Friday, May 30, 2008
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Prison workers make their grievances known 

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[May 30, 2008]  AFSCME Local 501 and 2073 union members stood in the sun at an informational picket at Fifth Street and Lincoln Parkway Thursday afternoon. The two groups represent the Lincoln and Logan Correctional facilities, respectively. Both want their concerns on the problems with the new four-year contract negotiations known to the public.

InsuranceJohn Black and Dave Lockenour, both union representatives, explained the situation. Black advised that, "We have been negotiating since December on a new contract, and although we still have time, we are far behind in where we normally would be with new contract negotiations." Black stated that presently only 54 percent of the new contract has been agreed upon by both parties.

Lockenour advised that normally this late in their negotiations, 85 percent of the contract is done. The two principal sticking points in negotiations are big ones, according to the two union reps.

The first is that the new contract proposal by the state will increase costs of health care and co-pays, as well as increase retirement premiums. When the additional costs are factored in, the union officials say they are in fact being asked to accept a contract that will have additional new costs that will in effect negate the proposed raise, thus making it a "zero-sum proposal."

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The second logjam in negotiations is that the prison system currently has a mandatory overtime system that requires employees to work the second shifts with little or no prior notice. These extra eight-hour shifts have been created by the continued cutbacks in manpower at not only our two area prisons, but in prisons statewide.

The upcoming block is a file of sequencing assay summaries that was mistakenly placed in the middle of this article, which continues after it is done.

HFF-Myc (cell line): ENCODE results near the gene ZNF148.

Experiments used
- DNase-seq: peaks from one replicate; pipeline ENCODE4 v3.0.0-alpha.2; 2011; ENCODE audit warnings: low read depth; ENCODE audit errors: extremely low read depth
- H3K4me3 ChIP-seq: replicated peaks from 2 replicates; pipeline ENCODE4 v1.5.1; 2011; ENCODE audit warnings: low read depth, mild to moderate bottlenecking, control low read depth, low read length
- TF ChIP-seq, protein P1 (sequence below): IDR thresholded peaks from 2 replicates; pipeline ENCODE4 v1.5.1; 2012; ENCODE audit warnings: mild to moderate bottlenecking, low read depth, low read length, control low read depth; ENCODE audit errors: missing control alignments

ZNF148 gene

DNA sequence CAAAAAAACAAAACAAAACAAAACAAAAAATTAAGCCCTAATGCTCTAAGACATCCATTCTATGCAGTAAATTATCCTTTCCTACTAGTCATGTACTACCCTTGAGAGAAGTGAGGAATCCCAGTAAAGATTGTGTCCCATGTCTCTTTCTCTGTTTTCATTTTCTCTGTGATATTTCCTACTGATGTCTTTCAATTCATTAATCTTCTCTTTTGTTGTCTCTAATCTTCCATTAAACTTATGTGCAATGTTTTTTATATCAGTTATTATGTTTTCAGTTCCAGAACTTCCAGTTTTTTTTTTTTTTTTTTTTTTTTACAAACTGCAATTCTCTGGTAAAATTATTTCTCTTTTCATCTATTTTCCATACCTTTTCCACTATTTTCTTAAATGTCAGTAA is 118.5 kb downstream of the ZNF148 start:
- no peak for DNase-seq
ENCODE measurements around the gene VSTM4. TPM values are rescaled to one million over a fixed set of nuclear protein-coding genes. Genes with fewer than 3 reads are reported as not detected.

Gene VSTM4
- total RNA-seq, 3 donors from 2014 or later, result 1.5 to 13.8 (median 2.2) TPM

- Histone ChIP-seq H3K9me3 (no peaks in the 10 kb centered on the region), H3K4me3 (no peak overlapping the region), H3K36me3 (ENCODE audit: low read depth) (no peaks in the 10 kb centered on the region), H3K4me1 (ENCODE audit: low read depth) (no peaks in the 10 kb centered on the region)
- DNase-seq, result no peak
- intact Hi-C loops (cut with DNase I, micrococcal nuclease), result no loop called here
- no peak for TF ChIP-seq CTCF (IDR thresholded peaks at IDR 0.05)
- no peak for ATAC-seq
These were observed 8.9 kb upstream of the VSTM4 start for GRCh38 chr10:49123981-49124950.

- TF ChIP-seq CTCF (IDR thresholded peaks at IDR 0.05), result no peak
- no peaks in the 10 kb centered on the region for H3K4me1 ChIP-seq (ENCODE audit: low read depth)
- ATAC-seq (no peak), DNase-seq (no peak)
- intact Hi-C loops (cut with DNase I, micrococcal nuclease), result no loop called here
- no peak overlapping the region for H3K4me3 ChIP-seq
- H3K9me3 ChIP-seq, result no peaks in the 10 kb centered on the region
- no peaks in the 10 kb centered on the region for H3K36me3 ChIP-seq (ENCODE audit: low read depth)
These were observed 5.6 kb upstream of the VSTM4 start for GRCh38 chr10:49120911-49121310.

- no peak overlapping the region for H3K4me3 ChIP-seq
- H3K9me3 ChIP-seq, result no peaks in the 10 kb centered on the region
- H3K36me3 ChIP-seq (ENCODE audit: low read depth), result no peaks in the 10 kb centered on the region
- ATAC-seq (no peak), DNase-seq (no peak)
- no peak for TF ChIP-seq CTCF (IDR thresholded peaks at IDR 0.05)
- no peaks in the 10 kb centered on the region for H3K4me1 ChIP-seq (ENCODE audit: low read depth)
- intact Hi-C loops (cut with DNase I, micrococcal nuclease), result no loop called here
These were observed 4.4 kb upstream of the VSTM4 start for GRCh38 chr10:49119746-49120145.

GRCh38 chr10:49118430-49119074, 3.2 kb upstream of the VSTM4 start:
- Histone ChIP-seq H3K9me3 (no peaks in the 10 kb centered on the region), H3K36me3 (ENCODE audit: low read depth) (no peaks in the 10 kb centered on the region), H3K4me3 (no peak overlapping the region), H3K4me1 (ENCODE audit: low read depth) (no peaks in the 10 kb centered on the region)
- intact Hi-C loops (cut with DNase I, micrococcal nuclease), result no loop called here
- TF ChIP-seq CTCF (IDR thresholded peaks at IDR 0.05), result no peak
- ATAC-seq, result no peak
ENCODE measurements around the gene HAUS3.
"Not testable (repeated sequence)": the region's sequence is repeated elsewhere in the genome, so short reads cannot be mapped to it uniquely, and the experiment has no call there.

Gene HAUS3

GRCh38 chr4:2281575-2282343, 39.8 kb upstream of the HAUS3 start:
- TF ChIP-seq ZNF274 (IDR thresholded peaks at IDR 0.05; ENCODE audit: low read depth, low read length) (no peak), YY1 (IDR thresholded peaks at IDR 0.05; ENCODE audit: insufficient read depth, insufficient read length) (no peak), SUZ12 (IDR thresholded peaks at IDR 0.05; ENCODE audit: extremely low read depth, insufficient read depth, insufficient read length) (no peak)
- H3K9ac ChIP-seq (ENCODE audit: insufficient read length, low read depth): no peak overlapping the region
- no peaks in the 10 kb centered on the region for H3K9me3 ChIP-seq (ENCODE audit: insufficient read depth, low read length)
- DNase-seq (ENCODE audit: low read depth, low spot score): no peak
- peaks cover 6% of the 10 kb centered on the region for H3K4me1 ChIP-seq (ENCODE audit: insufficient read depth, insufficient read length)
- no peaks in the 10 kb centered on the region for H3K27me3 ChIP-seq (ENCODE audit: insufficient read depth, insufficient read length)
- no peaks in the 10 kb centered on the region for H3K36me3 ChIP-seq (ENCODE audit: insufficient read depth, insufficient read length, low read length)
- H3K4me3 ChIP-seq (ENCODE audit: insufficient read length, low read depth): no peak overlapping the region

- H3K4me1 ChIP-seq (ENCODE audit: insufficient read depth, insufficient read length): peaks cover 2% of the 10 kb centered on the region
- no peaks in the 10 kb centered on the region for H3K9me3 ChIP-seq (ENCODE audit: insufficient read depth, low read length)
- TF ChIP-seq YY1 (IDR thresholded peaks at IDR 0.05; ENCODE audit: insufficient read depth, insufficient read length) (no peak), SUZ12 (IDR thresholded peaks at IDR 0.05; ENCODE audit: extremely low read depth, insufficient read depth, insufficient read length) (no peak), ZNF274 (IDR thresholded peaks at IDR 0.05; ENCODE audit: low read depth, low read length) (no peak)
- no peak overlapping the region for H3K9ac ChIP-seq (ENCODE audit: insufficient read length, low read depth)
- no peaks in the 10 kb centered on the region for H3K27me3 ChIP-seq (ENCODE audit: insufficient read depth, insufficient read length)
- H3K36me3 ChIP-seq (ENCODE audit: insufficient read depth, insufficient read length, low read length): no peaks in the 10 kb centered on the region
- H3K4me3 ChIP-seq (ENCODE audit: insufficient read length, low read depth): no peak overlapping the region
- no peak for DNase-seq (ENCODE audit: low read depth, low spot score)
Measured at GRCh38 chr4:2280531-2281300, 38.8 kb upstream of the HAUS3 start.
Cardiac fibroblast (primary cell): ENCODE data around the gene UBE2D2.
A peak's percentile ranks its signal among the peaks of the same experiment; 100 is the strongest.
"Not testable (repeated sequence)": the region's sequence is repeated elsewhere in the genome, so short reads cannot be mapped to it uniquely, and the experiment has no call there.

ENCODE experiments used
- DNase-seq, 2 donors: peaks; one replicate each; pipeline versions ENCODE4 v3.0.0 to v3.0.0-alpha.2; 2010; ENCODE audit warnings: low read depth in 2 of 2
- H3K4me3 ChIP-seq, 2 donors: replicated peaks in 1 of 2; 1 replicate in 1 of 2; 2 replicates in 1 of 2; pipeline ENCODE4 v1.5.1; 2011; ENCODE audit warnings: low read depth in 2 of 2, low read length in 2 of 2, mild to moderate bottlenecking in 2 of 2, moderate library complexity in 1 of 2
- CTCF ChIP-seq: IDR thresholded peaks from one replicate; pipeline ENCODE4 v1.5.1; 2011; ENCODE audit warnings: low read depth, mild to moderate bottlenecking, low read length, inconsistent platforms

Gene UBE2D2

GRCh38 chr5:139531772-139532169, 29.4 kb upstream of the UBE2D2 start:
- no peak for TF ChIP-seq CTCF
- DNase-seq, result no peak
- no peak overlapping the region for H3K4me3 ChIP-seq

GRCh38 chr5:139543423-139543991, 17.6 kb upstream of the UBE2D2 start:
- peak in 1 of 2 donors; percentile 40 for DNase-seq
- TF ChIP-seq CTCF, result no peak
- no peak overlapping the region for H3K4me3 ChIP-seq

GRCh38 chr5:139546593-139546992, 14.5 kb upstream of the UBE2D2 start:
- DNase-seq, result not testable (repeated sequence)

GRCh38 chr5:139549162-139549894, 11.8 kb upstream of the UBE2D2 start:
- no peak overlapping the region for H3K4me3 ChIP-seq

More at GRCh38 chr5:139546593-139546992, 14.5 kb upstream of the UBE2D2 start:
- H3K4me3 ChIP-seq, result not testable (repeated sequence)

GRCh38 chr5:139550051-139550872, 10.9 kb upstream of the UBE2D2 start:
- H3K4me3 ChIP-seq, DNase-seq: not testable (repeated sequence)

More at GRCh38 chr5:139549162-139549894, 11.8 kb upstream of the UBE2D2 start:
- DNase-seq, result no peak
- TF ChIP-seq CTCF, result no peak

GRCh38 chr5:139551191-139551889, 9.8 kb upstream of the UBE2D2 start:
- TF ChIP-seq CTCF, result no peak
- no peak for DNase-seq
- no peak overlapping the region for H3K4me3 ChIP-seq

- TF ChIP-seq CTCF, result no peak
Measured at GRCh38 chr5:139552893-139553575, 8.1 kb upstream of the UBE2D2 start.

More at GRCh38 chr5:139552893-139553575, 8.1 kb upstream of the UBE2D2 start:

Employees who refuse the overtime are subject to disciplinary action. "People have children. They have families. An unexpected second shift can really be a hardship, plus it can be hard on us working so much," Black said.

What makes this situation even less acceptable to union workers is that the current Illinois budget has funding in place for hiring additional staff in many agencies, including the Department of Corrections.

State Rep. Elizabeth Coulson, R-Glenview, is on record as saying, "We're finding that every state agency we've talked to so far has funding for staff, but they have not been filled. The governor's office is not allowing them to replace people or to fill open positions."

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According to state records, the Illinois Department of Corrections spent $24.5 million on overtime in fiscal year 2007, with employees recording 686,215 hours of overtime.

Both union officials stated that the work force at the prisons is down a full 25 percent from 2004 levels, with a drastic cutback in sergeants and lieutenants on the job at both area prisons. It was stated by Black and also by Lockenour that the wall of photographs of Department of Corrections officials in both prisons' main lobbies often outnumbers the staff at shift roll call.

Black wanted to make it clear, "All we are asking for is a new contract that gives us a fair cost of living increase to keep up with things over the next four years."

The problem with mandatory overtime might continue for a while. Currently, House Bill 5661, known as the State Facility Overtime Act, provides that the director of the state agency responsible for the operation of a specified state of Illinois facility may not require an employee to work in excess of 40 hours per week. The bill, originally sponsored by state Rep Lisa Dugan, D-Bradley, and state Rep. Bob Flider, D-Mount Zion, has been sent back to the Rules Committee at the date of this report.




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